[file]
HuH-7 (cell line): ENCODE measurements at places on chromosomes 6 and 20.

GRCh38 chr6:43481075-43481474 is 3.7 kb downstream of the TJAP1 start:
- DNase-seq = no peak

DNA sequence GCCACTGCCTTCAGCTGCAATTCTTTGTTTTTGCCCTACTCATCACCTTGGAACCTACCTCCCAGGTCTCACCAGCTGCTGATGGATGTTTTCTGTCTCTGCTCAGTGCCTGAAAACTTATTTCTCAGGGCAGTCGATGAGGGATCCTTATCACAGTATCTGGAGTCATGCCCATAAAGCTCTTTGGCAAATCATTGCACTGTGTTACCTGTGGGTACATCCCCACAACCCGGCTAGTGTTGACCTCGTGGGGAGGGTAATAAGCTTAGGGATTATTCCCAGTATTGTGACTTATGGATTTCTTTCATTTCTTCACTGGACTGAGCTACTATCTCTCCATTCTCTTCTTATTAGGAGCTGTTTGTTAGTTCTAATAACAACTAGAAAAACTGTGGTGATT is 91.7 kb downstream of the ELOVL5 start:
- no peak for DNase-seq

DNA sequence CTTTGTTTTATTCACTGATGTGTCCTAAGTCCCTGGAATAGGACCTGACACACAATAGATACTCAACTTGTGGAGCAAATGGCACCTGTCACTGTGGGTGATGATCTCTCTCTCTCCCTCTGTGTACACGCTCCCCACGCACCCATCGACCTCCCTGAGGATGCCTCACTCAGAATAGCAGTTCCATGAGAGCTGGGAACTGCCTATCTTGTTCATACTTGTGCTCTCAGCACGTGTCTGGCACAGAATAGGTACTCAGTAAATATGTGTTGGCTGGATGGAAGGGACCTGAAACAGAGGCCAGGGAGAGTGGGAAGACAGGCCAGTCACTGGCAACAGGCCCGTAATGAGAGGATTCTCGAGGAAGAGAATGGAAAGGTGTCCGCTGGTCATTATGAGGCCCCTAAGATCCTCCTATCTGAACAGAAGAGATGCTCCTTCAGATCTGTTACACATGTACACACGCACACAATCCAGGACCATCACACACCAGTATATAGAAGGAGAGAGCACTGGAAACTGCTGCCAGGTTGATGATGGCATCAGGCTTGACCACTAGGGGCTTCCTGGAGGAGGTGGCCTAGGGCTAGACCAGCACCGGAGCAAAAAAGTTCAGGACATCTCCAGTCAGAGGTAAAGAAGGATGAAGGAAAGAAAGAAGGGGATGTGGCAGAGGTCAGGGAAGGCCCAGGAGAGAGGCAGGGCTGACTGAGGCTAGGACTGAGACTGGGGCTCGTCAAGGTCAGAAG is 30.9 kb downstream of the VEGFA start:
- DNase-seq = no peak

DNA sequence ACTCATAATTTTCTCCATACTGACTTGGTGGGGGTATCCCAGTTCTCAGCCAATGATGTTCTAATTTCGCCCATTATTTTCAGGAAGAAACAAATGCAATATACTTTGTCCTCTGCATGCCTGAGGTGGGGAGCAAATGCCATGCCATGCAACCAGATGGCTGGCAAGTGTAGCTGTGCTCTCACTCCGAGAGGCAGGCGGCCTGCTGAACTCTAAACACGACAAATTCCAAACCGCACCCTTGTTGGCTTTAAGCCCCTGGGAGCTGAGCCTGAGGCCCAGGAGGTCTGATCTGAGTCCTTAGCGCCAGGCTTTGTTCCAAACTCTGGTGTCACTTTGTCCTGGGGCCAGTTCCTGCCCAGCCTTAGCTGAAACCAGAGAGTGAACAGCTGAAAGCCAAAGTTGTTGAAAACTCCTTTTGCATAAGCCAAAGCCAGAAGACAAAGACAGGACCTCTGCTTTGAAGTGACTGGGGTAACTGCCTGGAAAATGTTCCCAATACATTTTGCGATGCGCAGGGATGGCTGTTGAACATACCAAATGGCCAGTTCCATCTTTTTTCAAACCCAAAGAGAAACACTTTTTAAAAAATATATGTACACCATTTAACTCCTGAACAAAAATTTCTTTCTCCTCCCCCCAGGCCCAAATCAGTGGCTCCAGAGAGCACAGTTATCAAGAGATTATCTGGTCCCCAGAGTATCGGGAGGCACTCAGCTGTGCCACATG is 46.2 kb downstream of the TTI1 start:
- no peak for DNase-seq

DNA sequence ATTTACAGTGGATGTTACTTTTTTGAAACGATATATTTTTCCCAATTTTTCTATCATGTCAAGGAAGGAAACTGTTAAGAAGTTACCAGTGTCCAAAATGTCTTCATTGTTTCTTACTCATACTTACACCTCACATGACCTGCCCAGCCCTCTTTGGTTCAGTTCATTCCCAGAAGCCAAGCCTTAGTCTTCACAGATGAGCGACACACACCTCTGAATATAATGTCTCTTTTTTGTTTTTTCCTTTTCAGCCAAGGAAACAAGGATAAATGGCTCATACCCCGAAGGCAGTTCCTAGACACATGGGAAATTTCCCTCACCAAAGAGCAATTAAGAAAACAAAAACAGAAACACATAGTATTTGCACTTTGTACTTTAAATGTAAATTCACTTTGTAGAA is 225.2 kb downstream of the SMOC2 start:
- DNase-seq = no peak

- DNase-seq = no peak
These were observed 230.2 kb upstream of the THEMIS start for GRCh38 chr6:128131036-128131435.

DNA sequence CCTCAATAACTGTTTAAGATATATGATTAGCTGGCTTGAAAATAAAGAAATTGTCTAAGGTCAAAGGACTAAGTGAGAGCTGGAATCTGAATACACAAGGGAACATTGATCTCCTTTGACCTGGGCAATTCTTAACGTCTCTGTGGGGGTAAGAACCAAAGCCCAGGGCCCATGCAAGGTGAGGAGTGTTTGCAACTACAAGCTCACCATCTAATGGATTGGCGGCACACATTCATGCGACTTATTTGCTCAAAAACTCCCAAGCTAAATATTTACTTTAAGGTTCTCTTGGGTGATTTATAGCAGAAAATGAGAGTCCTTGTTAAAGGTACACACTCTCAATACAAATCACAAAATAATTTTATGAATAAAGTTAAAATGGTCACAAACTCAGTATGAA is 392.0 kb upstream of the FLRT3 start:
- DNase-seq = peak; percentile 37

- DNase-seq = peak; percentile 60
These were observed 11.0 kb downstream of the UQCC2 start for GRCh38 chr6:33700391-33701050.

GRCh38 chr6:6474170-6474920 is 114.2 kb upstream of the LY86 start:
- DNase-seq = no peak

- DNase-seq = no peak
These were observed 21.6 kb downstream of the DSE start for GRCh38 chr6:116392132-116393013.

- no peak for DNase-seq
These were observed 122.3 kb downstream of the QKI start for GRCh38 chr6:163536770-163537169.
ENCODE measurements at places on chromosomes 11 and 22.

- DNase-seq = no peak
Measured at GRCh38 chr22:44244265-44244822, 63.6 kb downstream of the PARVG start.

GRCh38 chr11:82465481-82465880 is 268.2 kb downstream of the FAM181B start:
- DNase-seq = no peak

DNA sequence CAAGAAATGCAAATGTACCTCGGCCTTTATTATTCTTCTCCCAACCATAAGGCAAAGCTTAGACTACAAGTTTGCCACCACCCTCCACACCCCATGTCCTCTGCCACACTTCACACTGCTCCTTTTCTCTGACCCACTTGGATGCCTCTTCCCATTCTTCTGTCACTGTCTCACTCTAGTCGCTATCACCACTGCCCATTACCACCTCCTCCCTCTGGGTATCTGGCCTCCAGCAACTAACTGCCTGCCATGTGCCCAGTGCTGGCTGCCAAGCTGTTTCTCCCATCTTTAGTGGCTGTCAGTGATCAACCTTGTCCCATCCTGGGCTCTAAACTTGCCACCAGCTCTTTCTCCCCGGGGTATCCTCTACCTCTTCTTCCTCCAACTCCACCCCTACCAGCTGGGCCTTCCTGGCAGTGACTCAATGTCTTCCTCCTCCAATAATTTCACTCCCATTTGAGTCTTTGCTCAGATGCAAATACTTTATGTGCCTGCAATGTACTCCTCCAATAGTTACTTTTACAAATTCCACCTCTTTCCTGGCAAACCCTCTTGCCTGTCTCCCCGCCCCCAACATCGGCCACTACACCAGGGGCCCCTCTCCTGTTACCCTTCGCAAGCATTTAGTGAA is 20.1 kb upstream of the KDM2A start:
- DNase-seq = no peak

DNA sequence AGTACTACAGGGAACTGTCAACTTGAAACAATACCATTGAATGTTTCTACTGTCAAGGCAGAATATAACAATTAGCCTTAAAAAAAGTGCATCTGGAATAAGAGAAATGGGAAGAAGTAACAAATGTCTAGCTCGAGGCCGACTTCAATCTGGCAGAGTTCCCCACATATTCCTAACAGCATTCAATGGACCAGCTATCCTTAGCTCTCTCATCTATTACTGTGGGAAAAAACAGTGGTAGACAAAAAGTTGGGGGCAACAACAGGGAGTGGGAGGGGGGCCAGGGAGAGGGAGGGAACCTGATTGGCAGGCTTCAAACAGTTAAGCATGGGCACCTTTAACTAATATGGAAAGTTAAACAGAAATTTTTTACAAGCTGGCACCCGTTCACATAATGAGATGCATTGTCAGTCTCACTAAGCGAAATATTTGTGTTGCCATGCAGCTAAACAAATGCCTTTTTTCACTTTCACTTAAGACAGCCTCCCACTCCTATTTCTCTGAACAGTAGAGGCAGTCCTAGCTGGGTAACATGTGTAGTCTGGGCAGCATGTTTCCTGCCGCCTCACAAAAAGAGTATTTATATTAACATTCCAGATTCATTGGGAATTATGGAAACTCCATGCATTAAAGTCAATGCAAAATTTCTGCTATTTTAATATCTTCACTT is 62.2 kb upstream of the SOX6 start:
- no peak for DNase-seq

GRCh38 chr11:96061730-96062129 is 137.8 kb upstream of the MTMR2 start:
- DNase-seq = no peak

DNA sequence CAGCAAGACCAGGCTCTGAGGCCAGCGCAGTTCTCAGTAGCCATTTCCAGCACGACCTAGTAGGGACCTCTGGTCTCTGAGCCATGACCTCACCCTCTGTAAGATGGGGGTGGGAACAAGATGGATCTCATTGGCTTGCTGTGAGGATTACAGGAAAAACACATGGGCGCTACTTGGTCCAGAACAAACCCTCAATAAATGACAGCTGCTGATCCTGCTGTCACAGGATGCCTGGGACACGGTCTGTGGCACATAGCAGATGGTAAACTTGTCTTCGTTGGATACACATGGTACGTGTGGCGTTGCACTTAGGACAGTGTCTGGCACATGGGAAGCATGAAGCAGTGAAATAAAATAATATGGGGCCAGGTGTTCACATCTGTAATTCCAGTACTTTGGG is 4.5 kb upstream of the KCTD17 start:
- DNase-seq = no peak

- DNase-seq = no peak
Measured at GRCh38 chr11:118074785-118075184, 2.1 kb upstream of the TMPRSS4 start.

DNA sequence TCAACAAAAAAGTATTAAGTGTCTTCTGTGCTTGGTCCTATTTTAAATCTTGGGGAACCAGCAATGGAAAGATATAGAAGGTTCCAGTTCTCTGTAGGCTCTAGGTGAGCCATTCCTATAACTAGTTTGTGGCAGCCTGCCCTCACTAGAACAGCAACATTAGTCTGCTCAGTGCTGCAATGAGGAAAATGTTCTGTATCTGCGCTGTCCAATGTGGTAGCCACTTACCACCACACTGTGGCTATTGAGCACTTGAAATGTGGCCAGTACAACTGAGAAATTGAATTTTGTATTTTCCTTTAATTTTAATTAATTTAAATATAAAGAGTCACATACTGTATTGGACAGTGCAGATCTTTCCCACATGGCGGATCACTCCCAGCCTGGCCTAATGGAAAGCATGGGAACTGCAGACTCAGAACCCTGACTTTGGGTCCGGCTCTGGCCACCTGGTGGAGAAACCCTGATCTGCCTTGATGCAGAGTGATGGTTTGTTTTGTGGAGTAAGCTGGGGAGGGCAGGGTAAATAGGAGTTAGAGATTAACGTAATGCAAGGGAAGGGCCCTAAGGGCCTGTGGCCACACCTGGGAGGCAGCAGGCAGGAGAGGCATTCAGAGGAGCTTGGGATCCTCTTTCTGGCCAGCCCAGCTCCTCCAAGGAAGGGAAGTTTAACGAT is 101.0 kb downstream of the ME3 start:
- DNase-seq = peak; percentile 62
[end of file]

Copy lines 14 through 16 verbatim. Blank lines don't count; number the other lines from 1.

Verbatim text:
DNA sequence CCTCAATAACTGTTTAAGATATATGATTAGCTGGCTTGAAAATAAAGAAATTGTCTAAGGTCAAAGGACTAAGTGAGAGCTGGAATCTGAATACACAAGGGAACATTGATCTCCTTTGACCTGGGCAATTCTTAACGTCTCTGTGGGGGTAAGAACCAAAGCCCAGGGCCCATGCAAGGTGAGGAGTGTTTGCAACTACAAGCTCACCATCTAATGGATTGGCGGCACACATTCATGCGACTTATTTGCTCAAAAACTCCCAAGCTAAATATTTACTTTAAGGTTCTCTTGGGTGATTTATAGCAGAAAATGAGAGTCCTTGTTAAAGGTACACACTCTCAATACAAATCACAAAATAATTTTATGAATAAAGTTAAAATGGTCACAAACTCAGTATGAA is 392.0 kb upstream of the FLRT3 start:
- DNase-seq = peak; percentile 37

- DNase-seq = peak; percentile 60